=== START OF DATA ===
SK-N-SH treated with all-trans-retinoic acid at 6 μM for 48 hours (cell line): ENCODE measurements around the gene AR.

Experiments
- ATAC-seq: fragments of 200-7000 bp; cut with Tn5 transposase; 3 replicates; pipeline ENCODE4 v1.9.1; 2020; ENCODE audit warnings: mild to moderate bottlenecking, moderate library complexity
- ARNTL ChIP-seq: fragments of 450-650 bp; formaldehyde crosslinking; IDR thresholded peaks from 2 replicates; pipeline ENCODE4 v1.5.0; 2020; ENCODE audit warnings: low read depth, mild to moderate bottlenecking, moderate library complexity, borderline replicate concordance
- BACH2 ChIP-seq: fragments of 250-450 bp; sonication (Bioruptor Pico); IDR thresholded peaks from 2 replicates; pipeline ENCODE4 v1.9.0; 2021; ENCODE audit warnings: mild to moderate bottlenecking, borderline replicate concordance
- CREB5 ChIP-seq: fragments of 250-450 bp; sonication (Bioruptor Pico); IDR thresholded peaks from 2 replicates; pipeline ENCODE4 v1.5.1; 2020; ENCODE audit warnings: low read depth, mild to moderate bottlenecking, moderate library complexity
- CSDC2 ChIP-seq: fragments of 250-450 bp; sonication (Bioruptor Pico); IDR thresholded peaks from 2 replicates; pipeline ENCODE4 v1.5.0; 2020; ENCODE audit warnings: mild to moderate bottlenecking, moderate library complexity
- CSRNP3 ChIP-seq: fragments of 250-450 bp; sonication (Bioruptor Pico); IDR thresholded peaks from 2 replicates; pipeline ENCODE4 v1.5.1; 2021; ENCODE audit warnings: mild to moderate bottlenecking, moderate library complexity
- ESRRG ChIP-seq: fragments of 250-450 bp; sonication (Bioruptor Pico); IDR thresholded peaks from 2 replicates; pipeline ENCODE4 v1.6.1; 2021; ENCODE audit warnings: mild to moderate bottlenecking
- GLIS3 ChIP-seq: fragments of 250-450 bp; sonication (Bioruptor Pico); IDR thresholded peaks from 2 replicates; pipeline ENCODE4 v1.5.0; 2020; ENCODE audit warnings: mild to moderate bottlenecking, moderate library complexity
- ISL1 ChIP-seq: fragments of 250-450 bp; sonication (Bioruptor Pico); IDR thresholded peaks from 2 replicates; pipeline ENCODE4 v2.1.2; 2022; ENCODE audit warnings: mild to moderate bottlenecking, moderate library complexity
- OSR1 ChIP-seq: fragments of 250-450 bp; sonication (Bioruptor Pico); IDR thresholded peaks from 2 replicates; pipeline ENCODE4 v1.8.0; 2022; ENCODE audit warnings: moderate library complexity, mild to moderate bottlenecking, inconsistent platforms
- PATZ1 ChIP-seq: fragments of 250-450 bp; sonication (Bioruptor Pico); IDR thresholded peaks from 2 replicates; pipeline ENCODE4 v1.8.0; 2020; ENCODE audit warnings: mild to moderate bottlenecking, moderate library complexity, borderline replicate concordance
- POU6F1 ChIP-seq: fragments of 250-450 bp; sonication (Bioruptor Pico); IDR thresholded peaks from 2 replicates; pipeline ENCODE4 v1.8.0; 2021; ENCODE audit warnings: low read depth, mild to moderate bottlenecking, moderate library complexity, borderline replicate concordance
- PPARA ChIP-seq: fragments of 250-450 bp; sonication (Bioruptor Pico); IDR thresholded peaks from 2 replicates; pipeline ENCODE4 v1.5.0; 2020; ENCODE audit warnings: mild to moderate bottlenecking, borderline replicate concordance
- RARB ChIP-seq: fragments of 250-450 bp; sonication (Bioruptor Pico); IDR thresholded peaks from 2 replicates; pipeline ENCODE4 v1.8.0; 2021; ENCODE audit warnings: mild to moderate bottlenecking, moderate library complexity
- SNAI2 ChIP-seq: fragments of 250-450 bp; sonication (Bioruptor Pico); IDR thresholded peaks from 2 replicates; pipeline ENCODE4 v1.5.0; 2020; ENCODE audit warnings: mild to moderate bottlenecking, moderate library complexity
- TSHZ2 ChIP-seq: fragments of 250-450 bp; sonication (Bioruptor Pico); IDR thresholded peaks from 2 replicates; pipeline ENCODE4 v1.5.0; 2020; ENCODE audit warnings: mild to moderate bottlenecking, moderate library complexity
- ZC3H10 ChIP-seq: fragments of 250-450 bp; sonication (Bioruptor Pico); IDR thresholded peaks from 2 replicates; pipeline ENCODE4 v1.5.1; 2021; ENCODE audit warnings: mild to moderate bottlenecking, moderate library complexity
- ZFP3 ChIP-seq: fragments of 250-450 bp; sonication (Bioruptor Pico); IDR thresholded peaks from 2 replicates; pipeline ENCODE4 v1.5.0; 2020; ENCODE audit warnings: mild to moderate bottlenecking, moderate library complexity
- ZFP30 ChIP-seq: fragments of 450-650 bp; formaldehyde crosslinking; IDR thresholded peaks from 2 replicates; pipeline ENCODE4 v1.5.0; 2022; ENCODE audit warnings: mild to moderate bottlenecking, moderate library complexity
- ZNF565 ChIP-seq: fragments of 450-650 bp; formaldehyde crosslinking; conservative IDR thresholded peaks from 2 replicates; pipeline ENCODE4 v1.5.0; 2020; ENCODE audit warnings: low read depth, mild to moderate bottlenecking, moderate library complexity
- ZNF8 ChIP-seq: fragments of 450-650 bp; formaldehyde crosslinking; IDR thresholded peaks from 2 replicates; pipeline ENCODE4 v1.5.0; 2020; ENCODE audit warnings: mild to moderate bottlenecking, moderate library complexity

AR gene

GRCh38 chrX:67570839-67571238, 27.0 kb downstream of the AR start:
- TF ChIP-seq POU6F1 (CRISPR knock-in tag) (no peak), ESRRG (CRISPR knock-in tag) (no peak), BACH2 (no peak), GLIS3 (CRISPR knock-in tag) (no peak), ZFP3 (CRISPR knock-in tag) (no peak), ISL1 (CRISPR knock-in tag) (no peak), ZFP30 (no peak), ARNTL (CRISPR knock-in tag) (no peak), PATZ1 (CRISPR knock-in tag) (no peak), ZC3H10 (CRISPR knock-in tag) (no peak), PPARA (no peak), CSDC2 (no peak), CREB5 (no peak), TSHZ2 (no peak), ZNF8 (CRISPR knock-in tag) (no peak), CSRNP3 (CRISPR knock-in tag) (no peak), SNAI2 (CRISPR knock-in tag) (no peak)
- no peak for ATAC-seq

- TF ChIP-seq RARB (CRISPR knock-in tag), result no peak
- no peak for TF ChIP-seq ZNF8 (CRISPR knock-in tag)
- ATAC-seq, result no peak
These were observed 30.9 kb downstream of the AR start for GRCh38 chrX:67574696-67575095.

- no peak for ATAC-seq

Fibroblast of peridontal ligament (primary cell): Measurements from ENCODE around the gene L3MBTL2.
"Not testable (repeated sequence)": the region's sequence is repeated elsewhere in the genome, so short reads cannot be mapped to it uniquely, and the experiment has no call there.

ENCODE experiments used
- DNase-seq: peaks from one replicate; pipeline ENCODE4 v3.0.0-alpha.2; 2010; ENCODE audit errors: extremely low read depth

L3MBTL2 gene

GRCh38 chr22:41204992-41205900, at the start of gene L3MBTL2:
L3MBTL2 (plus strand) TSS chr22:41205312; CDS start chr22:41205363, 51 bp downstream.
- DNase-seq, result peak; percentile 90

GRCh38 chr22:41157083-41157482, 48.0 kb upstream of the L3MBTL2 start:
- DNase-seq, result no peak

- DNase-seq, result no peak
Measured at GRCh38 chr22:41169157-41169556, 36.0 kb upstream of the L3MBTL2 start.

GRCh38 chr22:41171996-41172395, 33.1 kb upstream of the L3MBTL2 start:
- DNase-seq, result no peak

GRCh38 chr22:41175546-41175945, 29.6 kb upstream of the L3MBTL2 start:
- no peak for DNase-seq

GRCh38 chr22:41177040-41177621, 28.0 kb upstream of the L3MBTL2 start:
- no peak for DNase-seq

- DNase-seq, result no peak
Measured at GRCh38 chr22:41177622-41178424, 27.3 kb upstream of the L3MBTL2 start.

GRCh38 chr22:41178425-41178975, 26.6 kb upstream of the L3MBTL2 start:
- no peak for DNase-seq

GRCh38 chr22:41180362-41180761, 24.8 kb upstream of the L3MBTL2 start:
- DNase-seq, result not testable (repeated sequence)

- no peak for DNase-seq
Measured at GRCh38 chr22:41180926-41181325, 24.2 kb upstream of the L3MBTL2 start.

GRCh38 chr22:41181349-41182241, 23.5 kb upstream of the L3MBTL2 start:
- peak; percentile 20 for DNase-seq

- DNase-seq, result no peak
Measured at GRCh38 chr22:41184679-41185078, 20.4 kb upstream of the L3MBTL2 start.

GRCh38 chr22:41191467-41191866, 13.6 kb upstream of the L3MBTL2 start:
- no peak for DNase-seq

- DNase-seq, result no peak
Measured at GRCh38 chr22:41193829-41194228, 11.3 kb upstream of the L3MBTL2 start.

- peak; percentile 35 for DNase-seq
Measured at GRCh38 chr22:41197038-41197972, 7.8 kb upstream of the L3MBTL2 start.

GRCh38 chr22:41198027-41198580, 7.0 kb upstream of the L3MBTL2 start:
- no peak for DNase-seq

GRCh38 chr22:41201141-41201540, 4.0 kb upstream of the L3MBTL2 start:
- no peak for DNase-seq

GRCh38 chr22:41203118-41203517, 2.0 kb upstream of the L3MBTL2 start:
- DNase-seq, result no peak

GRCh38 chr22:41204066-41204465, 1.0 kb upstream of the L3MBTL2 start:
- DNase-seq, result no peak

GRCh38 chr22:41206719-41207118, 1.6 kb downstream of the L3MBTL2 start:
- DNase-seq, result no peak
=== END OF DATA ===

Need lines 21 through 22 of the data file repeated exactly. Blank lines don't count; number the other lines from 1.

- ZFP30 ChIP-seq: fragments of 450-650 bp; formaldehyde crosslinking; IDR thresholded peaks from 2 replicates; pipeline ENCODE4 v1.5.0; 2022; ENCODE audit warnings: mild to moderate bottlenecking, moderate library complexity
- ZNF565 ChIP-seq: fragments of 450-650 bp; formaldehyde crosslinking; conservative IDR thresholded peaks from 2 replicates; pipeline ENCODE4 v1.5.0; 2020; ENCODE audit warnings: low read depth, mild to moderate bottlenecking, moderate library complexity